Yazidis fleeing Islamic State settled in homes in southeastern Turkey
Displaced Iraqis from the northern town of Sinjar head towards the autonomous Kurdistan region on August 4, 2014, as they seek refuge after Islamic State (IS) Sunni militants took control of their hometown. AFP PhotoYazidis fleeing Iraq following an offensive by Islamic State (IS) militants have been settled in homes in the town of Silopi in the southeastern province of Şırnak, Culture Minister Ömer Çelik has said from Twitter on Aug. 7.
Another government official who spoke to the AFP said hundreds of Yazidis had entered Turkey since Aug. 6.
"600 to 800 Yazidis have made their own way to Turkey since Wednesday," he said on condition of anonymity. "They have been accommodated by the local authorities in a housing complex for earthquake victims in the town of Silopi near the Iraqi border," the official said.
Tens of thousands of Yazidi families, as well as Turkmens living in Iraq’s Sinjar district bordering Syria are desperately trying to escape the militants amid reports of massacres.
Speaking to the AFP, a Turkish foreign ministry official described the flight as a "human tragedy." "It is not possible for Turkey to remain indifferent to this. We will fulfil our responsibility," the official said.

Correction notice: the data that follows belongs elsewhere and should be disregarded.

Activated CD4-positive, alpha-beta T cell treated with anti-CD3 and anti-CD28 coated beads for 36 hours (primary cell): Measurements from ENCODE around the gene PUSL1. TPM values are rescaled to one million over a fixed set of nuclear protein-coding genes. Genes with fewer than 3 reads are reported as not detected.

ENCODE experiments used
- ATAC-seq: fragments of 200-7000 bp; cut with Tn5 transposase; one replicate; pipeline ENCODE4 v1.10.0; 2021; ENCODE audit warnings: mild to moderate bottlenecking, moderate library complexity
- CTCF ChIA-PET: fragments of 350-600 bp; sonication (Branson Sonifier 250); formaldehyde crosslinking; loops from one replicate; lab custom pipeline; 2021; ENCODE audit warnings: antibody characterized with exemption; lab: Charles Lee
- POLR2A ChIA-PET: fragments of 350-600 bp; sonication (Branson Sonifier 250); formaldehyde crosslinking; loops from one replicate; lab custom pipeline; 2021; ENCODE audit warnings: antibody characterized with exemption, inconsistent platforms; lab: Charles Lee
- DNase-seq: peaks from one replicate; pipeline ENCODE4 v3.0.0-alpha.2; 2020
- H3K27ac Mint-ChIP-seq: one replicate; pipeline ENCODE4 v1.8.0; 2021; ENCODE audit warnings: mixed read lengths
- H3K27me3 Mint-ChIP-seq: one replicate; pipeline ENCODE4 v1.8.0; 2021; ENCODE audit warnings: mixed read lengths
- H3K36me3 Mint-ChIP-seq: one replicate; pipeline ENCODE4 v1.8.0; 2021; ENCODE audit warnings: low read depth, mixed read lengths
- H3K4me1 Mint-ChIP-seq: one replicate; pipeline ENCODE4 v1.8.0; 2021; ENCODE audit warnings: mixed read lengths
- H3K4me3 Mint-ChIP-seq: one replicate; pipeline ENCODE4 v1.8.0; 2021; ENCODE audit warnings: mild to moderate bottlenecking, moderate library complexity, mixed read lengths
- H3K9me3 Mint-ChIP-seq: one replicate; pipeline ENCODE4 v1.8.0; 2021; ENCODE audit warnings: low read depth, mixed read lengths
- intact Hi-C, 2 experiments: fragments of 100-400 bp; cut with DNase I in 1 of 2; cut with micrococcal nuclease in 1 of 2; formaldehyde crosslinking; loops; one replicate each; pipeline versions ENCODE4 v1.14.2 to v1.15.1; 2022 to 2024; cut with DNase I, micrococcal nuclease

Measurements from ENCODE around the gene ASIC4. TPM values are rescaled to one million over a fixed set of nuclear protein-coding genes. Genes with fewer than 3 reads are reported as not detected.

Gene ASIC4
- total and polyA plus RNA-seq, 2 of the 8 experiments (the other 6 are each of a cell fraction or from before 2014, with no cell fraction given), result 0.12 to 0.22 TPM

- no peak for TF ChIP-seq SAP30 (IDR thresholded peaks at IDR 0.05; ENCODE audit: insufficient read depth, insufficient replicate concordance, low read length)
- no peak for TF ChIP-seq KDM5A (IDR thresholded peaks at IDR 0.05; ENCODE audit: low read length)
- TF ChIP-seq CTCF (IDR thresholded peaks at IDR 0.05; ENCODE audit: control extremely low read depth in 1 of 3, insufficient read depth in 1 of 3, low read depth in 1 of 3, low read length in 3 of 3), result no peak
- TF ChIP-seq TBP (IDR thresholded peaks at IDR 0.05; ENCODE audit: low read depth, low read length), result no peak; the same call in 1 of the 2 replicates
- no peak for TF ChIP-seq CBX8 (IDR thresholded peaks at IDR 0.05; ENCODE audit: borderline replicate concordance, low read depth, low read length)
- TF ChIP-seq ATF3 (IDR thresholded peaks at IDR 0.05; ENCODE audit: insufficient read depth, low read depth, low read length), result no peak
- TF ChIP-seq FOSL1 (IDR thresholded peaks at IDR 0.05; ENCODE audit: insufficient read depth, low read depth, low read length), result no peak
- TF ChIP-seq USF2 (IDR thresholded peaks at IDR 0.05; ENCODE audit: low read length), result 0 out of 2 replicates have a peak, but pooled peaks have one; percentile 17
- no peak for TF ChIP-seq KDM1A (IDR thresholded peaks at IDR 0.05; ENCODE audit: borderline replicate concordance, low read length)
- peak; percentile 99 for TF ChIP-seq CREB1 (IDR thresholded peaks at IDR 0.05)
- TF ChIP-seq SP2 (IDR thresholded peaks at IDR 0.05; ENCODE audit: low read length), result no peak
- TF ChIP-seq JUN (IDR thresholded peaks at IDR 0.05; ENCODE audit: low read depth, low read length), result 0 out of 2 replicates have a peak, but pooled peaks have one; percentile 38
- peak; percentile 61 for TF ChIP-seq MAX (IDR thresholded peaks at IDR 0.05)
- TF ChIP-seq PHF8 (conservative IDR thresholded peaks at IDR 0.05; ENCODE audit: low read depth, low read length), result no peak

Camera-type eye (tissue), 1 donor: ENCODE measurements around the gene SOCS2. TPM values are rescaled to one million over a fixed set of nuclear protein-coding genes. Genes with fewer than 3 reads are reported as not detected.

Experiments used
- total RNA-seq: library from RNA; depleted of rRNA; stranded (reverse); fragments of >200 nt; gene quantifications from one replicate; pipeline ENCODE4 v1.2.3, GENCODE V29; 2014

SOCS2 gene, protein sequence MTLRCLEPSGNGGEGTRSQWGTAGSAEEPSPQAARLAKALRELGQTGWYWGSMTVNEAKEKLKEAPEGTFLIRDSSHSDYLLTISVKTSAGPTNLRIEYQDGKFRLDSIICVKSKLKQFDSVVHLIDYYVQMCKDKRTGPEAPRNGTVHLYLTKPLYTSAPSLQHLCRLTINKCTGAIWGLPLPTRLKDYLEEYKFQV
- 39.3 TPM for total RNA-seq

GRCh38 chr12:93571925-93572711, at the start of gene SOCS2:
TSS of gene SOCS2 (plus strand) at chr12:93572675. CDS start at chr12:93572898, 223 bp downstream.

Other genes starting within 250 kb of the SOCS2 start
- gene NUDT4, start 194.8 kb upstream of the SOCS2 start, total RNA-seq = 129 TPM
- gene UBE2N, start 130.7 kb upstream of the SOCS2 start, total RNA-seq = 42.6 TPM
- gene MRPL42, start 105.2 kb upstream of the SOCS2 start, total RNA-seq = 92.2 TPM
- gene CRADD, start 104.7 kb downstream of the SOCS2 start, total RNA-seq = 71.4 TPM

Feyyan Dahil, a Yazidi-origin lawmaker told the Iraqi Parliament on Aug. 6 that at least 500 people have been killed and 500 women were abducted as concubines.
Turkey is also gearing up humanitarian aid to Turkmens, setting up a new refugee camp for 20,000 Iraqi Turkmens near the northern Iraqi city of Duhok.
Deputy Prime Minister Beşir Atalay said on Aug. 6 initials plans were to set a refugee camp in Sinjar – inhabited by the Yazidi minority – but it was changed due to security reasons.
The Union of Chamber and Commodity Exchanges of Turkey (TOBB) Aug. 6 sent 25 humanitarian aid trucks for both people in the Gaza Strip and Iraqi Turkmens in neighboring Iraq, in coordination with Turkey’s Disaster and Emergency Relief Agency (AFAD).
The Yazidi are a closed community that follows an ancient faith rooted in Zoroastrianism and are referred to by jihadists as "devil worshippers."